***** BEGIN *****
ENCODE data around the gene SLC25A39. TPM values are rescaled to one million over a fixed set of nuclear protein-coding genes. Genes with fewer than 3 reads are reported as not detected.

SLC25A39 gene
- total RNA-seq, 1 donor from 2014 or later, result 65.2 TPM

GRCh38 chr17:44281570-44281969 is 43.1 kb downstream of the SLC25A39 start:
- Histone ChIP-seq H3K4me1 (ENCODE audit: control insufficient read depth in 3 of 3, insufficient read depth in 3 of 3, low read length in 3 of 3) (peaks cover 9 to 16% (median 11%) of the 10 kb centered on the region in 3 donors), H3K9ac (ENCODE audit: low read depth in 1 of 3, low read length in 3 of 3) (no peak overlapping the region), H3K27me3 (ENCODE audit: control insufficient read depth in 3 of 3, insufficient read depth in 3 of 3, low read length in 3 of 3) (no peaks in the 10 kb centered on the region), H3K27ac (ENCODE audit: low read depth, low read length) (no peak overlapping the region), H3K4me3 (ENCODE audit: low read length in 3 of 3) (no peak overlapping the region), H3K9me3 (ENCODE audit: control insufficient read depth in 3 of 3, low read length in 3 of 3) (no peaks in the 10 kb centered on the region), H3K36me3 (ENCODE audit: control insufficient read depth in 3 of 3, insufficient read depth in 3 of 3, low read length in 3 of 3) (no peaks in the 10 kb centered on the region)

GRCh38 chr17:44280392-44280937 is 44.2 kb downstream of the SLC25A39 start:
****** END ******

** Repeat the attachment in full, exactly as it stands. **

ENCODE data around the gene SLC25A39. TPM values are rescaled to one million over a fixed set of nuclear protein-coding genes. Genes with fewer than 3 reads are reported as not detected.

SLC25A39 gene
- total RNA-seq, 1 donor from 2014 or later, result 65.2 TPM

GRCh38 chr17:44281570-44281969 is 43.1 kb downstream of the SLC25A39 start:
- Histone ChIP-seq H3K4me1 (ENCODE audit: control insufficient read depth in 3 of 3, insufficient read depth in 3 of 3, low read length in 3 of 3) (peaks cover 9 to 16% (median 11%) of the 10 kb centered on the region in 3 donors), H3K9ac (ENCODE audit: low read depth in 1 of 3, low read length in 3 of 3) (no peak overlapping the region), H3K27me3 (ENCODE audit: control insufficient read depth in 3 of 3, insufficient read depth in 3 of 3, low read length in 3 of 3) (no peaks in the 10 kb centered on the region), H3K27ac (ENCODE audit: low read depth, low read length) (no peak overlapping the region), H3K4me3 (ENCODE audit: low read length in 3 of 3) (no peak overlapping the region), H3K9me3 (ENCODE audit: control insufficient read depth in 3 of 3, low read length in 3 of 3) (no peaks in the 10 kb centered on the region), H3K36me3 (ENCODE audit: control insufficient read depth in 3 of 3, insufficient read depth in 3 of 3, low read length in 3 of 3) (no peaks in the 10 kb centered on the region)

GRCh38 chr17:44280392-44280937 is 44.2 kb downstream of the SLC25A39 start: